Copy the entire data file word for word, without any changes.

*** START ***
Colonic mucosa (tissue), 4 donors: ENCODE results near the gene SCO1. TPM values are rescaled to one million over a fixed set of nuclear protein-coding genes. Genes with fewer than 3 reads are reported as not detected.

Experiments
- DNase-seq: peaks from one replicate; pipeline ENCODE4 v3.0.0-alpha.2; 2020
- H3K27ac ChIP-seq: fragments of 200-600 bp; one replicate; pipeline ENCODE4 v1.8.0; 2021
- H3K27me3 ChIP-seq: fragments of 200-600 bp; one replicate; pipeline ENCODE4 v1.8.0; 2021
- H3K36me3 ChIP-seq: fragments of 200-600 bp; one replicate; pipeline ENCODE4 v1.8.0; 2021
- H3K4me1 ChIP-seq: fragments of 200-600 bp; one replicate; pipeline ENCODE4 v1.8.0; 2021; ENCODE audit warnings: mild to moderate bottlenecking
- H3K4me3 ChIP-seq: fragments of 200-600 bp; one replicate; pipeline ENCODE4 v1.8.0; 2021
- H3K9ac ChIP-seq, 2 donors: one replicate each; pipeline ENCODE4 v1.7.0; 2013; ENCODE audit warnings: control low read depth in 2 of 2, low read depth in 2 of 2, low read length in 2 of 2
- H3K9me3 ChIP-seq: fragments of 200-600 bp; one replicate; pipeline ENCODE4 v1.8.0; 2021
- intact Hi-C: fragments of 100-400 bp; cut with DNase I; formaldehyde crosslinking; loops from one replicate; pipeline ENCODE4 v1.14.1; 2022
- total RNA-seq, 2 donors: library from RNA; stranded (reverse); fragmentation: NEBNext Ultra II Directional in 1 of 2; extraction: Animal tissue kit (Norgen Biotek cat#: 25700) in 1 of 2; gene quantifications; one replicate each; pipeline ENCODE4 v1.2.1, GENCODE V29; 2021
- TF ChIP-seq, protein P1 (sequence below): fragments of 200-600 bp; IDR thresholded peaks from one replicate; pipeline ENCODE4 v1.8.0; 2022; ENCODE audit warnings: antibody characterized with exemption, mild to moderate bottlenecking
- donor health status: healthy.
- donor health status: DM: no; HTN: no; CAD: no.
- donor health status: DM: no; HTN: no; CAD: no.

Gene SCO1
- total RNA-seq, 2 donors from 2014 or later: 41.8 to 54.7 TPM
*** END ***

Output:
Colonic mucosa (tissue), 4 donors: ENCODE results near the gene SCO1. TPM values are rescaled to one million over a fixed set of nuclear protein-coding genes. Genes with fewer than 3 reads are reported as not detected.

Experiments
- DNase-seq: peaks from one replicate; pipeline ENCODE4 v3.0.0-alpha.2; 2020
- H3K27ac ChIP-seq: fragments of 200-600 bp; one replicate; pipeline ENCODE4 v1.8.0; 2021
- H3K27me3 ChIP-seq: fragments of 200-600 bp; one replicate; pipeline ENCODE4 v1.8.0; 2021
- H3K36me3 ChIP-seq: fragments of 200-600 bp; one replicate; pipeline ENCODE4 v1.8.0; 2021
- H3K4me1 ChIP-seq: fragments of 200-600 bp; one replicate; pipeline ENCODE4 v1.8.0; 2021; ENCODE audit warnings: mild to moderate bottlenecking
- H3K4me3 ChIP-seq: fragments of 200-600 bp; one replicate; pipeline ENCODE4 v1.8.0; 2021
- H3K9ac ChIP-seq, 2 donors: one replicate each; pipeline ENCODE4 v1.7.0; 2013; ENCODE audit warnings: control low read depth in 2 of 2, low read depth in 2 of 2, low read length in 2 of 2
- H3K9me3 ChIP-seq: fragments of 200-600 bp; one replicate; pipeline ENCODE4 v1.8.0; 2021
- intact Hi-C: fragments of 100-400 bp; cut with DNase I; formaldehyde crosslinking; loops from one replicate; pipeline ENCODE4 v1.14.1; 2022
- total RNA-seq, 2 donors: library from RNA; stranded (reverse); fragmentation: NEBNext Ultra II Directional in 1 of 2; extraction: Animal tissue kit (Norgen Biotek cat#: 25700) in 1 of 2; gene quantifications; one replicate each; pipeline ENCODE4 v1.2.1, GENCODE V29; 2021
- TF ChIP-seq, protein P1 (sequence below): fragments of 200-600 bp; IDR thresholded peaks from one replicate; pipeline ENCODE4 v1.8.0; 2022; ENCODE audit warnings: antibody characterized with exemption, mild to moderate bottlenecking
- donor health status: healthy.
- donor health status: DM: no; HTN: no; CAD: no.
- donor health status: DM: no; HTN: no; CAD: no.

Gene SCO1
- total RNA-seq, 2 donors from 2014 or later: 41.8 to 54.7 TPM